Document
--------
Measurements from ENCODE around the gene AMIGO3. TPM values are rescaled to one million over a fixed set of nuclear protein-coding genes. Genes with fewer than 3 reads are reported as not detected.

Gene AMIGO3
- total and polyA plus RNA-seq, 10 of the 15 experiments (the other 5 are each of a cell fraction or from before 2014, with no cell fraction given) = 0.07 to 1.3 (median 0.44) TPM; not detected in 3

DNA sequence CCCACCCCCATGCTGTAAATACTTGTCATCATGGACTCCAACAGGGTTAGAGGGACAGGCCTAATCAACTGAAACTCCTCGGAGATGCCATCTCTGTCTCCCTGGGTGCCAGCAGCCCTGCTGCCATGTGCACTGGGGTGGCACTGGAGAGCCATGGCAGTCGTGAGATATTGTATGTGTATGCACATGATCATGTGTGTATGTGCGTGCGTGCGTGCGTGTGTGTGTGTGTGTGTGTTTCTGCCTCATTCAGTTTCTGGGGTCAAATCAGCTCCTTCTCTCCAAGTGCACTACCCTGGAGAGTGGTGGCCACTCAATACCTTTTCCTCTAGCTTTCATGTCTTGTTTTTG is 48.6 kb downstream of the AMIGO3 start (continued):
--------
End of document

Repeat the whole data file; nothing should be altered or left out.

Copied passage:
Measurements from ENCODE around the gene AMIGO3. TPM values are rescaled to one million over a fixed set of nuclear protein-coding genes. Genes with fewer than 3 reads are reported as not detected.

Gene AMIGO3
- total and polyA plus RNA-seq, 10 of the 15 experiments (the other 5 are each of a cell fraction or from before 2014, with no cell fraction given) = 0.07 to 1.3 (median 0.44) TPM; not detected in 3

DNA sequence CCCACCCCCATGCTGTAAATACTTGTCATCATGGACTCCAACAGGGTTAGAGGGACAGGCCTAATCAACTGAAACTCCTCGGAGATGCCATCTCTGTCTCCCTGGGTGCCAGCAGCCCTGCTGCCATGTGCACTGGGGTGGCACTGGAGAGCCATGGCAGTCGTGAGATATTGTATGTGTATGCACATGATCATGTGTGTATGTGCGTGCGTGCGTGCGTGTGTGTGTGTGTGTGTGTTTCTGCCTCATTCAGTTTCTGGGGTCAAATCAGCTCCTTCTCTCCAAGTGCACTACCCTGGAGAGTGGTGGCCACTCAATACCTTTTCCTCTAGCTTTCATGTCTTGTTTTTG is 48.6 kb downstream of the AMIGO3 start (continued):